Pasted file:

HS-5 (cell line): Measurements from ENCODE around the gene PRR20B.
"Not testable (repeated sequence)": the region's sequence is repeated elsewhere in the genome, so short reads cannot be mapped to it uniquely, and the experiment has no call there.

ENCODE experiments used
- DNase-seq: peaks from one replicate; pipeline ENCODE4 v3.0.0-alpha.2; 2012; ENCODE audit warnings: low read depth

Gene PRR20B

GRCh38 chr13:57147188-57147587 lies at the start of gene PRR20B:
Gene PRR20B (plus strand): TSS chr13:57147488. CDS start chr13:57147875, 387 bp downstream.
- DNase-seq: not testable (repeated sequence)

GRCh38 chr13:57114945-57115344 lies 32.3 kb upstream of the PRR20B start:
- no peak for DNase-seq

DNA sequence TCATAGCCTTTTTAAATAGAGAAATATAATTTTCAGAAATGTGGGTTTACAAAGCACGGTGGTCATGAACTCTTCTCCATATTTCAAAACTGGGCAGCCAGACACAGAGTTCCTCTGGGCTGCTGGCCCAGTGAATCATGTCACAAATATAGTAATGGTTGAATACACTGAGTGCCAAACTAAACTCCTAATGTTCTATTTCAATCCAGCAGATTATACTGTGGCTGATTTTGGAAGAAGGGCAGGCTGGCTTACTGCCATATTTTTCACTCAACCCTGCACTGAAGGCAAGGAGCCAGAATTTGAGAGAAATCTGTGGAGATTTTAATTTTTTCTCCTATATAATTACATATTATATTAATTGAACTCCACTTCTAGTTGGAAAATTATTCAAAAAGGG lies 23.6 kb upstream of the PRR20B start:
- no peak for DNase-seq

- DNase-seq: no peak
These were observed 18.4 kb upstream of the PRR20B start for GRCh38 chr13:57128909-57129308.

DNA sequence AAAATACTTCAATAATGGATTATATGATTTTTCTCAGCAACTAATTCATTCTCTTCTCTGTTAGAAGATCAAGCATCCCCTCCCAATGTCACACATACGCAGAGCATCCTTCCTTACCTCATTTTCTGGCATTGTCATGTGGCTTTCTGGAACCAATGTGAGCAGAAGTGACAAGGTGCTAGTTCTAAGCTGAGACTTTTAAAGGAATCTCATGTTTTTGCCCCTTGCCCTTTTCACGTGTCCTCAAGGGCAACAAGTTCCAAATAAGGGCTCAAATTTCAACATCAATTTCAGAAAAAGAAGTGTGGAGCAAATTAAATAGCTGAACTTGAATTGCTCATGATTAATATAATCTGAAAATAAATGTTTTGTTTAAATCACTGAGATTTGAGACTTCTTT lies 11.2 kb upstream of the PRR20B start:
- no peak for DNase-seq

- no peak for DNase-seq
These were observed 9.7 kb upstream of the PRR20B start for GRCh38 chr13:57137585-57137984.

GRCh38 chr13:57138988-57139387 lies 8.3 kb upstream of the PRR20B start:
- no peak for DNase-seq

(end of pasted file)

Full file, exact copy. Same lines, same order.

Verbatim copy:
HS-5 (cell line): Measurements from ENCODE around the gene PRR20B.
"Not testable (repeated sequence)": the region's sequence is repeated elsewhere in the genome, so short reads cannot be mapped to it uniquely, and the experiment has no call there.

ENCODE experiments used
- DNase-seq: peaks from one replicate; pipeline ENCODE4 v3.0.0-alpha.2; 2012; ENCODE audit warnings: low read depth

Gene PRR20B

GRCh38 chr13:57147188-57147587 lies at the start of gene PRR20B:
Gene PRR20B (plus strand): TSS chr13:57147488. CDS start chr13:57147875, 387 bp downstream.
- DNase-seq: not testable (repeated sequence)

GRCh38 chr13:57114945-57115344 lies 32.3 kb upstream of the PRR20B start:
- no peak for DNase-seq

DNA sequence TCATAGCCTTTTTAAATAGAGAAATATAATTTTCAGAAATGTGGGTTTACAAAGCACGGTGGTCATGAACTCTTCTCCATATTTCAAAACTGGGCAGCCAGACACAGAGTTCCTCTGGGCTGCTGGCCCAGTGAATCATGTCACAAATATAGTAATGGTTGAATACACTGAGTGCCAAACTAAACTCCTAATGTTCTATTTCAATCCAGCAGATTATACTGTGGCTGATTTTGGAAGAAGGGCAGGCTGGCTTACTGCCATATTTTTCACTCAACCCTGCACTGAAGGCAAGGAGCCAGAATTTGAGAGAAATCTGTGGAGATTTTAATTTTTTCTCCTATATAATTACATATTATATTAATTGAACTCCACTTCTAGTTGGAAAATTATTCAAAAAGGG lies 23.6 kb upstream of the PRR20B start:
- no peak for DNase-seq

- DNase-seq: no peak
These were observed 18.4 kb upstream of the PRR20B start for GRCh38 chr13:57128909-57129308.

DNA sequence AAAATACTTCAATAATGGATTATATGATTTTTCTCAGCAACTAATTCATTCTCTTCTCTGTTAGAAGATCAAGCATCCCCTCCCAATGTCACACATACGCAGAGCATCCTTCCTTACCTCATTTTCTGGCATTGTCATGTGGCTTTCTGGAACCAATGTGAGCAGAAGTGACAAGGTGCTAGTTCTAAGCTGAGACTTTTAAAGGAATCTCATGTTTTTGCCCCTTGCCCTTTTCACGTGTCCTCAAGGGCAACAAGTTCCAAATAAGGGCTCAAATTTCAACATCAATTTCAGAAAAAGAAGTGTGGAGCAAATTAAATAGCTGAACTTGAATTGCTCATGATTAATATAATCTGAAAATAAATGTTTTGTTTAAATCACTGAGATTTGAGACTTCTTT lies 11.2 kb upstream of the PRR20B start:
- no peak for DNase-seq

- no peak for DNase-seq
These were observed 9.7 kb upstream of the PRR20B start for GRCh38 chr13:57137585-57137984.

GRCh38 chr13:57138988-57139387 lies 8.3 kb upstream of the PRR20B start:
- no peak for DNase-seq